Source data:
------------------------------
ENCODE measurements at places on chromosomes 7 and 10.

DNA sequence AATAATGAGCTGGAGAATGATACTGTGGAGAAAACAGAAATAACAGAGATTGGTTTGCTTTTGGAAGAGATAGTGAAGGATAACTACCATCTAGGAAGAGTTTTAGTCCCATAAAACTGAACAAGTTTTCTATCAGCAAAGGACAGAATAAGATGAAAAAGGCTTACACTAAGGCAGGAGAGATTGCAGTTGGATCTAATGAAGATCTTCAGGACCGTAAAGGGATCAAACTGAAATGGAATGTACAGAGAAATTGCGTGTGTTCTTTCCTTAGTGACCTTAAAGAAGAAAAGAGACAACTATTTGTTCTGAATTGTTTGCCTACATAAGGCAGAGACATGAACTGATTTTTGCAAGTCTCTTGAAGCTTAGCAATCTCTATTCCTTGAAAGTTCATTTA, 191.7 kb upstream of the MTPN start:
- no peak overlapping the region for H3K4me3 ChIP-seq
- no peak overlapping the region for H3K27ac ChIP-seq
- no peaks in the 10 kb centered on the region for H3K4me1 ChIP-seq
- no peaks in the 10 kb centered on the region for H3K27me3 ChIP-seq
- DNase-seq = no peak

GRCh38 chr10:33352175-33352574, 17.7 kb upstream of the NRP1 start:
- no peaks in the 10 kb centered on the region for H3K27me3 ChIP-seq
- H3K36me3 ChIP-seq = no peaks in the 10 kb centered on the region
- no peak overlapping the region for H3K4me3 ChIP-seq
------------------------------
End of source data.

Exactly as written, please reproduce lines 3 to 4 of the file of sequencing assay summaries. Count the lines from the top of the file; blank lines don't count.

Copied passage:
- no peak overlapping the region for H3K4me3 ChIP-seq
- no peak overlapping the region for H3K27ac ChIP-seq